If you’re a cancer patient or caregiver, you’ve no doubt heard of the U.S. National Cancer Institute (NCI). You may have visited their Web site to learn about a cancer-related topic. But you probably don’t know everything the NCI does to fight cancer.
As part of the National Institutes of Health (NIH), the NCI is charged with the mission to conduct and support cancer research and help people live longer, healthier lives. The NCI also helps educate cancer professionals, patients, and caregivers. Through these efforts, the NCI benefits cancer patients directly and indirectly.
NCI-supported research helps cancer patients in many ways. Cutting-edge treatments are available to some patients through clinical trials, and many established cancer treatments are the result of previous NCI-funded research.
The NCI funds more cancer research than any organization in the world. Some of this research takes place in the NCI’s own laboratories at the Center for Cancer Research in Maryland. The NCI supports other research projects through grants to universities, hospitals, private industry, and research foundations.
A key feature of the NCI’s research initiatives is collaboration between institutions, especially in conducting clinical trials. For a trial to prove that a new treatment is safe and effective against a particular type of cancer, the treatment must be tested in hundreds or even thousands of patients. It’s often impossible for a single cancer center to recruit this many patients. The NCI recognized this problem in the 1950s and established the Cooperative Group program, now called the National Clinical Trials Network (NCTN), to provide funding and infrastructure to support large, multi-institutional clinical trials. As many as 25,000 cancer patients participate in NCTN treatment or imaging trials at more than 3,100 centers each year.
The NCI also supports designated cancer centers, which conduct laboratory, clinical, and population-based research. The NCI sets the standards for these centers, which receive funds from the NIH in the form of Cancer Center Support Grants. Some of these NCI-designated cancer centers, including The University of Texas MD Anderson Cancer Center, earn the additional designation of comprehensive cancer center by providing community outreach and education programs.
Education is an important part of the NCI’s mission, and the agency’s efforts in this area are broad in scope. Some of these efforts are geared toward professionals (cancer researchers and physicians), while others are focused on patients and caregivers.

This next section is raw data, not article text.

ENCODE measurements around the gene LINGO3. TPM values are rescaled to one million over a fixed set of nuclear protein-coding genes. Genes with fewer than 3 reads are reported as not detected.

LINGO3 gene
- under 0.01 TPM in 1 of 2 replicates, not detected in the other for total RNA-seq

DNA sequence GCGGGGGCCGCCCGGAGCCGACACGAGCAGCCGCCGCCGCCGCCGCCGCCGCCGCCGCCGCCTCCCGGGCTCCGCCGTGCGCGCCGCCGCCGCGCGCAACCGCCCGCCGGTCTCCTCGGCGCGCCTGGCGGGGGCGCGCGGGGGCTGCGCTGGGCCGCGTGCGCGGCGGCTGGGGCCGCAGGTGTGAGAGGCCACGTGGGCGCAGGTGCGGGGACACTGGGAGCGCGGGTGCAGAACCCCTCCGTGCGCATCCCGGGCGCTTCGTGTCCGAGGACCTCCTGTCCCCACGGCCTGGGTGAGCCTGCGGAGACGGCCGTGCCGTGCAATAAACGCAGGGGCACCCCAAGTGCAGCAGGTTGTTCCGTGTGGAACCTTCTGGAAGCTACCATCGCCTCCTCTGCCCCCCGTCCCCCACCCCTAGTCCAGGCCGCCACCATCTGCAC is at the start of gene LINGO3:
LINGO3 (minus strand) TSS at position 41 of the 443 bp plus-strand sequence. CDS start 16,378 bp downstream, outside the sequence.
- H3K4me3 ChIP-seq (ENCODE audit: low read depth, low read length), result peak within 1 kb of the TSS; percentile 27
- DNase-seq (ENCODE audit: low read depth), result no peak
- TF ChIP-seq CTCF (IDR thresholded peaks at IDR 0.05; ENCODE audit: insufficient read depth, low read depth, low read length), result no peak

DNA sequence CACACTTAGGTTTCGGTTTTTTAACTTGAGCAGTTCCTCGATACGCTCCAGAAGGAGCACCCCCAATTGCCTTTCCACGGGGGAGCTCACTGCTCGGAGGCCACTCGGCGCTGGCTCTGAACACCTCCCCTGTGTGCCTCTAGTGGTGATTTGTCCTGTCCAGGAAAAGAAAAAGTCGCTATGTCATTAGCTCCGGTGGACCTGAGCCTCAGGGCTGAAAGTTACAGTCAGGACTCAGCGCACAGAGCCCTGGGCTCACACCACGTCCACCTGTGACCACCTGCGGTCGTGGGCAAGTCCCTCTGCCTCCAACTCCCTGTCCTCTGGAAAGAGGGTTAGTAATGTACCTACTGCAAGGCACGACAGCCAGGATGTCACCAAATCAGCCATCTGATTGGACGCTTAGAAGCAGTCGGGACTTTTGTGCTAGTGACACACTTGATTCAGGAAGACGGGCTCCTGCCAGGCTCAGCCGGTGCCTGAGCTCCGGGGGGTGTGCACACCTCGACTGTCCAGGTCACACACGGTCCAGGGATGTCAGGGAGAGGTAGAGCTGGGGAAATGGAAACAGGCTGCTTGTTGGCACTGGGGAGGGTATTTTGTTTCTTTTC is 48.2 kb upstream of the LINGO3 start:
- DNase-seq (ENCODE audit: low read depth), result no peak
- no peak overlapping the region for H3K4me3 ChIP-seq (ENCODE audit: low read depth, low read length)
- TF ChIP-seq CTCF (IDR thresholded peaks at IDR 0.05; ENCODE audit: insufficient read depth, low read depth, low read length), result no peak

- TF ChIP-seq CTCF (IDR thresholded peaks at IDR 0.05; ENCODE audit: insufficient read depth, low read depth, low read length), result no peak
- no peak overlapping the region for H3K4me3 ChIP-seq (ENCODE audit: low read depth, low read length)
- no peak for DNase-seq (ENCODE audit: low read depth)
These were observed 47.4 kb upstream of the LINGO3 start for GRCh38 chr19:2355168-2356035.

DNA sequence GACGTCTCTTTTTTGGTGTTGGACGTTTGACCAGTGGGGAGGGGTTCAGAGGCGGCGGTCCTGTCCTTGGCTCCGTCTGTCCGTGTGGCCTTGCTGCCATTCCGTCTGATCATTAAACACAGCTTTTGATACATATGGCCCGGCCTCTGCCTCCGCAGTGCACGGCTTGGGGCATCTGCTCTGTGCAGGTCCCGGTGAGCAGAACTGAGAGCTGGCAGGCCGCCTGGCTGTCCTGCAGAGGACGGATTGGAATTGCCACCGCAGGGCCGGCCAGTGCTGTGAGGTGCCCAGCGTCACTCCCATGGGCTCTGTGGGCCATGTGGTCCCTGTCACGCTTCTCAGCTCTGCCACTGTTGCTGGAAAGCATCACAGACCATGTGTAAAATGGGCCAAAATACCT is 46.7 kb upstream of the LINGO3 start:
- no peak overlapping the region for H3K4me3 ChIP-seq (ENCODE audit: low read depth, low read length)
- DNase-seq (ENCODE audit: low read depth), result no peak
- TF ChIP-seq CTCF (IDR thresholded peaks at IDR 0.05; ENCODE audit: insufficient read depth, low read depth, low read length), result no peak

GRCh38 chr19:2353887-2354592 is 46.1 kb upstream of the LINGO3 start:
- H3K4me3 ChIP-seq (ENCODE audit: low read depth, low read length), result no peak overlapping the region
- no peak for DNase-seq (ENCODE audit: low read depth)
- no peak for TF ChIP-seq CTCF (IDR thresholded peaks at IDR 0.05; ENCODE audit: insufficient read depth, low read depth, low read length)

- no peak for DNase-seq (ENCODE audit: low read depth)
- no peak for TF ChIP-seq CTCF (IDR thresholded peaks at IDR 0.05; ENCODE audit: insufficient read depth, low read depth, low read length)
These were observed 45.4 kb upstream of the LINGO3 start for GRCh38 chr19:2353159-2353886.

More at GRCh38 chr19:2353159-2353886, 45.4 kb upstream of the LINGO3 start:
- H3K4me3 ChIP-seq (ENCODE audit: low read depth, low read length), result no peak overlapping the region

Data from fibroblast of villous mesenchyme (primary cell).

For professionals, the NCI provides fellowships, training grants, and career development awards. Fellowships help people who have recently finished their advanced degrees to gain hands-on clinical or research experience under the guidance of expert mentors. Training grants help institutions set up fellowship and other training programs, and career development awards fund research by fellows and other junior researchers.
For both professionals and patients, the NCI offers Physician Data Query (PDQ, www.cancer.gov/publications/pdq), an online source of information about a multitude of cancer-related topics. PDQ summaries give information about screening, treatment, and supportive care for various cancers in children and adults. There are two summaries for each topic: a detailed, technical version for professionals and a patient-focused version. PDQ also provides information about genetics, cancer drugs, alternative/complementary medicine, and cancer prevention as well as dictionaries of cancer terms, genetic terms, and cancer drugs.
The NCI provides a wealth of online resources specifically for patients at www.cancer.gov/resources-for/patients, including basic information about cancer, diagnosis and staging, treatment, treatment side effects, clinical trials, coping, managing care, and other cancer-related topics. More detailed fact sheets are available about individual types of cancer and specific treatments.
The NCI’s online resources for caregivers (www.cancer.gov/resources-for/caregivers) include much of the same information that is available for patients. But additional information is available on topics such as support for caregivers and advice for parents of children with cancer.
Finally, the NCI Contact Center (www.cancer.gov/contact), also called the Cancer Information Service, is available to answer questions from patients, caregivers, health care providers, and researchers. The toll-free phone line (800-4-CANCER, or 800-422-6237) and live online chat are available Monday through Friday from 9:00 AM to 9:00 PM Eastern Time. And questions can be submitted at any time by an online submission form.
By funding cancer research and providing education for patients, caregivers, physicians, and researchers, the NCI supports cancer prevention, treatment, and survivorship throughout the United States.
For more information, visit the NCI at www.cancer.gov, call askMDAnderson at 877-632-6789, email The Learning Center at MD Anderson at firstname.lastname@example.org, or visit www.mdanderson.org. To learn more about clinical trials, visit www.clinicaltrials.org.
OncoLog, July 2018, Volume 63, Issue 7